Fall in infant deaths due to position – study

NZ Herald / Reuters July 25, 2007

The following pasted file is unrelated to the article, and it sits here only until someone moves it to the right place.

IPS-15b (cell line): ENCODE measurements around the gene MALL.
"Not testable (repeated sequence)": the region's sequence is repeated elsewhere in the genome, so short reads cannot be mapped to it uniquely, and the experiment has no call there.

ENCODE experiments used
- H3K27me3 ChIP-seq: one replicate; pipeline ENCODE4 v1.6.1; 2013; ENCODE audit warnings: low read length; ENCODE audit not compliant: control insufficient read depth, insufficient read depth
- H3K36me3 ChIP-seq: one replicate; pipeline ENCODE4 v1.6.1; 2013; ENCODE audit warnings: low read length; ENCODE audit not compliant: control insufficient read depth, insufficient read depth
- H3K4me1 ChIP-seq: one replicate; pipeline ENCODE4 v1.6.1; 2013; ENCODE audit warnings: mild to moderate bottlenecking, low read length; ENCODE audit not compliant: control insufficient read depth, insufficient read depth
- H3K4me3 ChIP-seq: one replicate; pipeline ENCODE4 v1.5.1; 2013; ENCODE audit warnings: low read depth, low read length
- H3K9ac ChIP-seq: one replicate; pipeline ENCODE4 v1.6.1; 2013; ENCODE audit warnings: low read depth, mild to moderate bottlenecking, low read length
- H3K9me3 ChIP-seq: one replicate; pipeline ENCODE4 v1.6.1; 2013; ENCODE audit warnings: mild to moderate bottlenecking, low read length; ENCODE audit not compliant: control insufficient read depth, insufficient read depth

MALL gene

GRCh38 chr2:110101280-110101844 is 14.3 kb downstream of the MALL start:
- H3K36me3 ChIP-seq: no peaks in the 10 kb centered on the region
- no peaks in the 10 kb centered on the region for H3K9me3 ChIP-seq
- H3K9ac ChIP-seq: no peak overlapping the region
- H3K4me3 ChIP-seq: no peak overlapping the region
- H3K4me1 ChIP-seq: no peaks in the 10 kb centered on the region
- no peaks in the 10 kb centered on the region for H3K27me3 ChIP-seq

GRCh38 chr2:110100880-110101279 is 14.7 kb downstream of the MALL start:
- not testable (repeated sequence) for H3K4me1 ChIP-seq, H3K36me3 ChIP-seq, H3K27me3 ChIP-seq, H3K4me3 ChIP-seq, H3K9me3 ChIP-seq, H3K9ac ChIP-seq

A continuing decline in the number of sudden infant death syndrome (SIDS) cases is likely due to parents placing infants on their backs before bed, according to New Zealand research. Researchers from Auckland University reported there had been an initial drop in the number of cases after parents were urged to avoid placing their infants face down to sleep. The research suggested that the continuing decline was due to a further change from the side to back positioning of infants before bed. There was an initial 50 per cent fall in SIDS rates from the mid-1980s to 1993, at which time almost all infants were no longer placed on their stomachs to sleep.Dr Edwin Mitchell and colleagues from Auckland University hypothesised that the continued decline was because fewer infants are being placed on their side to sleep. The researchers sent a questionnaire in April-May 2005 to a random sample of 400 mothers who had delivered infants at the National Women’s Hospital in Auckland. They were asked which position they put their baby to sleep in the previous night. The findings are published in the Archives of Disease in Childhood.

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